Though he retired in 1982, Ron Hickman never really stopped designing things. Over a three-decade career, his achievements include a quartet of Lotus automobiles, but his most successful invention was a folding, portable workbench that became the Black & Decker Workmate. Now, seven years after death in 2011, at age 78, Hickman’s widow, Helen, has donated a trove of drawings, photographs, and documents from his automotive design career to the U.K.’s National Motor Museum Trust at Beaulieu.
Ford Chameleon GT sketch.
Born in South Africa in 1932, Hickman formally studied law and justice, not art or engineering. Following the completion of his studies, he relocated to London, England, to pursue a career in automotive design, his real passion. Initially, Hickman found work with a music publisher, but his persistence soon paid off, and he joined Ford as a clay modeler in 1954, later advancing to the role of stylist. At an Earls Court Motor Show, Hickman met and befriended Colin Chapman and, before long, he moved on to Lotus.
Selections from the donated archive showing Hickman’s work on the Lotus Elite.
His first project at Lotus was the Elite coupe, which he worked on with Chapman, Peter Kirwin-Taylor, Frank Costin, John Frayling, and Peter Cambridge. Next came the Elan roadster, which Hickman is credited with contributing to both the design of the body and the car’s backbone frame. Even the Elan name was reportedly Hickman’s idea, continuing a theme – with the help of a dictionary – begun with the Elite.
Sketches for the M20 project, showing a variety of removable roof panels.
Hickman worked on sketches for other projects at Lotus as well, including a 2+2 version of the Elan that was initially referred to internally as the M20, and later, as the Metier II. Early drawings for the project showed an interchangeable rear roof panel, similar to the optional top Nissan offered on its 1983-86 Pulsar NX, though this would not see production. Hickman’s Metier II became his daily driver during his time as director of Lotus Engineering, and – with a few styling revisions – the car was eventually built and marketed as the Elan +2.
The Metier II, during its unveiling to Colin Chapman and the Lotus product policy committee in November 1965.
Hickman also penned a design for Lotus’ bid on the Ford GT40 project. Though rejected in favor of a Lola Mk 6 variant, his sketch later evolved into the Lotus Europa coupe, which went on sale in Europe in early 1967. About the same time, Hickman resigned from Lotus, leaving to design the main lounge seating for Cunard’s under-construction flagship, the Queen Elizabeth 2.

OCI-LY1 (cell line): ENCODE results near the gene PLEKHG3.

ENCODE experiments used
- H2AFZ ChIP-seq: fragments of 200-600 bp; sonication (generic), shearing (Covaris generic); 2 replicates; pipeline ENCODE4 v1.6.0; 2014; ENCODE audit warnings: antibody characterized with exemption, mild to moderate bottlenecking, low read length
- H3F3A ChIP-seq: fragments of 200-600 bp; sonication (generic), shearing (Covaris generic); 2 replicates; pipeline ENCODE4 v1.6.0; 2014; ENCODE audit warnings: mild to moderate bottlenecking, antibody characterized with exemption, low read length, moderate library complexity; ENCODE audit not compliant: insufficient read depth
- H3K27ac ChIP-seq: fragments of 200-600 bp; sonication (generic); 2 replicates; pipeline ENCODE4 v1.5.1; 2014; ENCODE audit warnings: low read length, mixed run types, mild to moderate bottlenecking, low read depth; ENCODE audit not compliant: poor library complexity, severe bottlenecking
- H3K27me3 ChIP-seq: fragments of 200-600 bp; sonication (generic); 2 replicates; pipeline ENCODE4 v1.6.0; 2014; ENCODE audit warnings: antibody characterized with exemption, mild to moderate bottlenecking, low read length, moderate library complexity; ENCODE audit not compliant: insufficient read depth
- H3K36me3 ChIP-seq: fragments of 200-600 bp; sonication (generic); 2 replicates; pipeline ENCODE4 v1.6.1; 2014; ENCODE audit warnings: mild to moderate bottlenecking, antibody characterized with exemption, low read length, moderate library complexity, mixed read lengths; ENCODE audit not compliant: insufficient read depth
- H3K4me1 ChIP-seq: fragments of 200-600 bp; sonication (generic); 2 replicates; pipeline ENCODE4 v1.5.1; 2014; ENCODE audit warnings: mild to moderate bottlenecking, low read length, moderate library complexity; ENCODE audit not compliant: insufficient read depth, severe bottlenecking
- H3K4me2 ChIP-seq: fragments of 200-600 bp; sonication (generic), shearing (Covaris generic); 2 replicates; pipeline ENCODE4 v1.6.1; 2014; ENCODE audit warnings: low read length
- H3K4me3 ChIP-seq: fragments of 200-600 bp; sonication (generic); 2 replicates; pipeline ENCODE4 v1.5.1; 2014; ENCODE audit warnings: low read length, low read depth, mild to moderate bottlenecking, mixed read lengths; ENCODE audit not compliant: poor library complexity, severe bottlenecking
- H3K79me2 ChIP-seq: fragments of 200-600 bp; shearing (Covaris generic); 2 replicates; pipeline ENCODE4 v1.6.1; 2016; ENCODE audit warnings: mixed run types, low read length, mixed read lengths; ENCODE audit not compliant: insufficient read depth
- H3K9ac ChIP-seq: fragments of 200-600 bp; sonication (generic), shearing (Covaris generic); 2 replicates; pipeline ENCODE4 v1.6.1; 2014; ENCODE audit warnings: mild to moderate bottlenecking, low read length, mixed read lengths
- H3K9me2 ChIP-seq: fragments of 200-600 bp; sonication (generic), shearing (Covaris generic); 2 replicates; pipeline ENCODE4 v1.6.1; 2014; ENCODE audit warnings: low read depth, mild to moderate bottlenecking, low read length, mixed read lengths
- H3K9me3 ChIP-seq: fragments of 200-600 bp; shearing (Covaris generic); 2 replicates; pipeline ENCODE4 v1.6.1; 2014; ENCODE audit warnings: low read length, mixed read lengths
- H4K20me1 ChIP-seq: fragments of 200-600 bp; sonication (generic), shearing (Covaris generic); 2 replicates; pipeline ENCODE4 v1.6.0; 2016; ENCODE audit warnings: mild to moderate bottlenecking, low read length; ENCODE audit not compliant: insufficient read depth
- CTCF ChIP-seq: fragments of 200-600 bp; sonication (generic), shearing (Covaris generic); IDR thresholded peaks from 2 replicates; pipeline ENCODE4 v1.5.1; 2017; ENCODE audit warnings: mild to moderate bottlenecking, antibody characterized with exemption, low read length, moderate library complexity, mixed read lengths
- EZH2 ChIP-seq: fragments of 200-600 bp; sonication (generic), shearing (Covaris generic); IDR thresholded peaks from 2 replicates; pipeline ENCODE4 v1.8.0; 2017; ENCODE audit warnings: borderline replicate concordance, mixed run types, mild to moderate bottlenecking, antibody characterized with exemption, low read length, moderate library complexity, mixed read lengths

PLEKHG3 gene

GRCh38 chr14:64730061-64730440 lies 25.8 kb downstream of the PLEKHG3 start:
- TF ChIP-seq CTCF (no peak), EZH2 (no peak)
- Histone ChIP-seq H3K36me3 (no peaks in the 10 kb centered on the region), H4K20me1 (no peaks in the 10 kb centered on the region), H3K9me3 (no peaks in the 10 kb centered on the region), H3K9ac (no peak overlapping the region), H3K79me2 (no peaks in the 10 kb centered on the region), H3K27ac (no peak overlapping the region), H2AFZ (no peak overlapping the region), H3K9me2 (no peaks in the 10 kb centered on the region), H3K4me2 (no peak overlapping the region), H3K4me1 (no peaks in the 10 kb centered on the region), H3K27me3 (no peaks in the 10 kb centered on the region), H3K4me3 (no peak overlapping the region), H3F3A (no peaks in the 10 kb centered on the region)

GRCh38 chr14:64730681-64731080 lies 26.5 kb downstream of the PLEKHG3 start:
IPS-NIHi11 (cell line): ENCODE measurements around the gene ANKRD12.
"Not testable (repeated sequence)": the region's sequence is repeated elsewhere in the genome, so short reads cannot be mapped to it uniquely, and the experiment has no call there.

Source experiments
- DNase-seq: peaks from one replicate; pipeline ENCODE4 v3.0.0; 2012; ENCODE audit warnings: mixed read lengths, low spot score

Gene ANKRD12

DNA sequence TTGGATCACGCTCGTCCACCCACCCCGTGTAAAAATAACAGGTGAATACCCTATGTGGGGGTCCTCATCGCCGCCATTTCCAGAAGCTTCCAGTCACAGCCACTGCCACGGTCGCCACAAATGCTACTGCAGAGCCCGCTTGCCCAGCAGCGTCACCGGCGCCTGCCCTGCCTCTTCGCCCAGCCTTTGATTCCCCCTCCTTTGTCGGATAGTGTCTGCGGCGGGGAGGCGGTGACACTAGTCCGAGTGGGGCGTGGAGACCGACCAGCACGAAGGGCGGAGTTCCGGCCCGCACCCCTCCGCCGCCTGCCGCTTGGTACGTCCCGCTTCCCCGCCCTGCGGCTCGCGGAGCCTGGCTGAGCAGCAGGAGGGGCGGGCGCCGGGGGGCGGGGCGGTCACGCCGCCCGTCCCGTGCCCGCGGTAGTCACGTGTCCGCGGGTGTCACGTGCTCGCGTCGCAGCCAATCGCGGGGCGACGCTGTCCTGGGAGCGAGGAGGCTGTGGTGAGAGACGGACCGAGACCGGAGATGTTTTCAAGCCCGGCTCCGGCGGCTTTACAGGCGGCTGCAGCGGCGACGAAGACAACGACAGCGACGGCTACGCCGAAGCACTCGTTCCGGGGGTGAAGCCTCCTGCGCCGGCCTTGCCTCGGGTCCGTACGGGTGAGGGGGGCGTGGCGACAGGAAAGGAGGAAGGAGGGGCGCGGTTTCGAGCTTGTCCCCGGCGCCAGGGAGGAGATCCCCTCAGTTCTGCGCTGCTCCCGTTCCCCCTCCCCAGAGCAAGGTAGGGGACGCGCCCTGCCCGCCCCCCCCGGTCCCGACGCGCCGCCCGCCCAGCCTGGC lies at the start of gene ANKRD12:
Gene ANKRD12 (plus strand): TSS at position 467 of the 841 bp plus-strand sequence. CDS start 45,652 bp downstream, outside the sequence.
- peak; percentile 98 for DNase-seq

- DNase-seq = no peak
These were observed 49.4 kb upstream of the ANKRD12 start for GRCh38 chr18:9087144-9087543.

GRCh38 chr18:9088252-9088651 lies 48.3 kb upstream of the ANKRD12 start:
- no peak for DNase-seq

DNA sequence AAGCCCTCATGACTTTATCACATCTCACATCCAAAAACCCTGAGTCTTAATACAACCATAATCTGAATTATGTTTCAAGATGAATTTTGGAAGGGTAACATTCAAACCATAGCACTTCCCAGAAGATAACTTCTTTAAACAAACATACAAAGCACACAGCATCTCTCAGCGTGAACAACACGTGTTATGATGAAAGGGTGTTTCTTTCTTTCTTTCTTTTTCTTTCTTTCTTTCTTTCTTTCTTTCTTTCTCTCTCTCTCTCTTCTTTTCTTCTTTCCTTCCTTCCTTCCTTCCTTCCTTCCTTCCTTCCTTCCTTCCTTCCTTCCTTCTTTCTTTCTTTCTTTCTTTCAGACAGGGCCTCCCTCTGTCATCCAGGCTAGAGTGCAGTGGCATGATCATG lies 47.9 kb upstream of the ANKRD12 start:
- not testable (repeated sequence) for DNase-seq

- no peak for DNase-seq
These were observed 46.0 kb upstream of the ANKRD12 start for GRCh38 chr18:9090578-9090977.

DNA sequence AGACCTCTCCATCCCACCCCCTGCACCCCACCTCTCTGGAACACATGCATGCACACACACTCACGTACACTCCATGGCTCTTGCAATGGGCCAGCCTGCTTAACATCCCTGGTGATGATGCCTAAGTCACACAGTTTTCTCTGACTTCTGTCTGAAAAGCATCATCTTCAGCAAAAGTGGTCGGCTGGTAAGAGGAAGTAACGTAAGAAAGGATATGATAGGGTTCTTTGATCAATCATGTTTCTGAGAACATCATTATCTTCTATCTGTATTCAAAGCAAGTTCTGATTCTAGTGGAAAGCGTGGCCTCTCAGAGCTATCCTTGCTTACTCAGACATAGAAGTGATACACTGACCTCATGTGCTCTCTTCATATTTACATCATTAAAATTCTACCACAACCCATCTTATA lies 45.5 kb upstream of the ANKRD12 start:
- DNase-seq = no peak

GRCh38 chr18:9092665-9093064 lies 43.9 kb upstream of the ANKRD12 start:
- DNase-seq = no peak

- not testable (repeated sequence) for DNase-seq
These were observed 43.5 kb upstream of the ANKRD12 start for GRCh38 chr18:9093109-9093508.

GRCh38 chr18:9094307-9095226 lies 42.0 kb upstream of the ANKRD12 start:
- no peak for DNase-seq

Afterward, Hickman pursued his idea for an easily transportable workbench and vise. With his wife’s encouragement, he established Mate Tools and continued to hone the design until he believed it was ready for market. The retailers and corporations he contacted disagreed, with one projecting sales of just a few dozen units. After displaying it at a home exhibition, orders began to trickle in, building volume as the word spread. By the time Black & Decker signed an exclusive agreement for the design in 1972, Hickman had sold 14,000 copies on his own; today, the number of Workmates sold totals somewhere north of 70 million, with Hickman (and, presumably, his estate) receiving royalties on each one.
Hickman’s proposal for a Ferrari-beating Ford race car, which later evolved into the Lotus Europa.
Hickman’s donated archives include more than 100 concept sketches and drawings, plus numerous photographs, documents, and notebooks. The collection spans the entirety of his automotive design career, from his years at Ford to his time designing a replacement for the Caterham Seven, itself derived from the basic-as-a-car-gets Lotus Seven.
Andrea Bishop, National Motor Museum Trust director of collections said of the donation,
We extend grateful thanks to Mrs. Hickman for this generous and important donation. Ron Hickman’s significant contribution to automotive design adds a fascinating insight into the development of Lotus Cars to our motoring archive. We are looking forward to exploring this large collection and sharing some of its content on our website next year.
This vehicle in this sketch, dated July 1963 and December 1993, appears to carry a Lotus badge on its nose.
Located in Beaulieu, Hampshire, England, the National Motor Museum Trust is home to more than 250 vehicles, plus an extensive collection of artifacts, photos, and other reference material. For additional information, visit NationalMotorMuseum.Org.UK.